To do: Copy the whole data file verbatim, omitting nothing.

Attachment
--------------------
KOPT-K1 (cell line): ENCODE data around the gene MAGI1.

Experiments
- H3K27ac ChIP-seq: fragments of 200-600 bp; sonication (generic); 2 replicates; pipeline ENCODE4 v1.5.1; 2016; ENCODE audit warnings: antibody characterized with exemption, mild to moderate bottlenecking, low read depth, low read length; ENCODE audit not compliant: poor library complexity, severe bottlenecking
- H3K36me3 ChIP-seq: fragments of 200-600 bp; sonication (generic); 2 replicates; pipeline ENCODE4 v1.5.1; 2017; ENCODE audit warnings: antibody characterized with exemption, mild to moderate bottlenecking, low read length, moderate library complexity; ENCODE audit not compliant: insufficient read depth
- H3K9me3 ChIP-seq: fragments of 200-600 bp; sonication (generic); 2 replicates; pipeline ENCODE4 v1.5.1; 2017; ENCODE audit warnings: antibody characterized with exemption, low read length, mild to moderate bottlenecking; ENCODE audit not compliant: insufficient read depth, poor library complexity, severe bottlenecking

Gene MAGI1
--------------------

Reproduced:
KOPT-K1 (cell line): ENCODE data around the gene MAGI1.

Experiments
- H3K27ac ChIP-seq: fragments of 200-600 bp; sonication (generic); 2 replicates; pipeline ENCODE4 v1.5.1; 2016; ENCODE audit warnings: antibody characterized with exemption, mild to moderate bottlenecking, low read depth, low read length; ENCODE audit not compliant: poor library complexity, severe bottlenecking
- H3K36me3 ChIP-seq: fragments of 200-600 bp; sonication (generic); 2 replicates; pipeline ENCODE4 v1.5.1; 2017; ENCODE audit warnings: antibody characterized with exemption, mild to moderate bottlenecking, low read length, moderate library complexity; ENCODE audit not compliant: insufficient read depth
- H3K9me3 ChIP-seq: fragments of 200-600 bp; sonication (generic); 2 replicates; pipeline ENCODE4 v1.5.1; 2017; ENCODE audit warnings: antibody characterized with exemption, low read length, mild to moderate bottlenecking; ENCODE audit not compliant: insufficient read depth, poor library complexity, severe bottlenecking

Gene MAGI1